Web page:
7 And now, my son, I would to God that ye had not been guilty of so great a crime. I would not dwell upon your crimes, to harrow up your soul, if it were not for your good.
8 But behold, ye cannot hide your crimes from God; and except ye repent they will stand as a testimony against you at the last day.
Alma loved his son Corianton and wanted only what was best for him. When Corianton committed a serious sin–abandoning his missionary duties to pursue a harlot–Alma took the time to discuss what he had done and to urge him to repent. As the passage above makes clear, Alma didn’t enjoy having this conversation and wished it weren’t necessary. Like Jacob, years earlier, who disliked having to use “boldness of speech” in identifying the sins of the people (Jacob 2:7), Alma, as Corianton’s father and spiritual leader, was duty-bound to have a difficult conversation with his son.
Sometimes when we face challenges that we cannot overcome on our own, we go into denial. We “cope” with the problem by ignoring it, hoping it will simply go away. But some types of problems don’t age well–the longer we procrastinate dealing with them, the worse they become. Under those circumstances, having a friend or a leader point out the problem may not be fun, but it may be exactly what we need.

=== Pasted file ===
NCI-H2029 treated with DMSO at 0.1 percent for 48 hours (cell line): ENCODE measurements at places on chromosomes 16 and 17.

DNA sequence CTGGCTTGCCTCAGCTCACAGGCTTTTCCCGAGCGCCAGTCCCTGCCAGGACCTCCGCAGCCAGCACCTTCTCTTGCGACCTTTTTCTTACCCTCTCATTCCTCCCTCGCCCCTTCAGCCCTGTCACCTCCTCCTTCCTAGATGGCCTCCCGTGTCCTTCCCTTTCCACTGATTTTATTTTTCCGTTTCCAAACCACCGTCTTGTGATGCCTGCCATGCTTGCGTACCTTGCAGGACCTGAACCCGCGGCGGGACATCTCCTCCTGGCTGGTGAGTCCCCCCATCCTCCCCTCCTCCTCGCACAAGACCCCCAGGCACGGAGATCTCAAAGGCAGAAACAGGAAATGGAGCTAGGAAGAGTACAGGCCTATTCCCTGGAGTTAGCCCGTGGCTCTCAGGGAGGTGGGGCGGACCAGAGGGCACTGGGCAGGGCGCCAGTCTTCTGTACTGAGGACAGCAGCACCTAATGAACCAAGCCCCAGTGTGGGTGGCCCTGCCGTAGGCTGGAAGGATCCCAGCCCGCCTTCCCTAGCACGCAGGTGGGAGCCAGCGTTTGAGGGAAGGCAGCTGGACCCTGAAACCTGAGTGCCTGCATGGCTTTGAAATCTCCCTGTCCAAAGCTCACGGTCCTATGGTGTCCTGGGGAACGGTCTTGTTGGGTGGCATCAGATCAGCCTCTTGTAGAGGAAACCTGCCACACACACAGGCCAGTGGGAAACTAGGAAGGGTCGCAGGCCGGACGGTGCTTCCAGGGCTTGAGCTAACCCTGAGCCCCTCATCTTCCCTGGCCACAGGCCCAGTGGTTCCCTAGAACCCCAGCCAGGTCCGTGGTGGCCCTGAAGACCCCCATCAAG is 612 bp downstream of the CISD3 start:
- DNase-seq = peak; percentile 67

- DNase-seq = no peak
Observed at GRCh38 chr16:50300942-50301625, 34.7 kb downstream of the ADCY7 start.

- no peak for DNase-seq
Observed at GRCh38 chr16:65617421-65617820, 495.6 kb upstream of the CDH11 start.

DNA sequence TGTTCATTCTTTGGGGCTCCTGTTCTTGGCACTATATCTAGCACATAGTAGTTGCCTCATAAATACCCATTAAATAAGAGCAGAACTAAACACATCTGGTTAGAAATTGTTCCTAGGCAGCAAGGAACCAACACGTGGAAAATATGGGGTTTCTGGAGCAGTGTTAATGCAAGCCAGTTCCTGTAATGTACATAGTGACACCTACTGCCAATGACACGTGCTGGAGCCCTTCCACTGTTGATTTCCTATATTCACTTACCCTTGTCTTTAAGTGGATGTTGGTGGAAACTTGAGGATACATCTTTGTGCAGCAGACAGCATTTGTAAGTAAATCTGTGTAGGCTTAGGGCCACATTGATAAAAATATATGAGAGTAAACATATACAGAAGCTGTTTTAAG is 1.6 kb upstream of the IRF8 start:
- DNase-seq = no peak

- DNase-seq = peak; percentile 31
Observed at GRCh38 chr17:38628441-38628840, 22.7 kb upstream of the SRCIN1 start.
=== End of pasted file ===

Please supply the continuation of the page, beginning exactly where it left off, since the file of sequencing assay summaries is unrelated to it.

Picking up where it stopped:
I’m impressed with the way Alma handled this difficult conversation with his son:
- He identified Corianton’s sins clearly and concisely, and he didn’t dwell on them (Alma 39:2-4).
- He answered several doctrinal questions which Corianton had. (See Alma 40:1, Alma 41:1, Alma 42:1). The implication was that Corianton would choose more wisely if he understood the gospel more completely.
- At the end of the conversation, he expressed confidence in Corianton’s ability to repent and to choose more wisely in the future (Alma 42:29-31).
Today, I will recommit to hold difficult conversations as needed with my children and with those I lead. When I need to hold such a conversation, I will follow Alma’s example, by stating the problem clearly, addressing any misunderstandings which may have caused or exacerbated the problem, and expressing confidence that those I lead can address the issue wisely and effectively.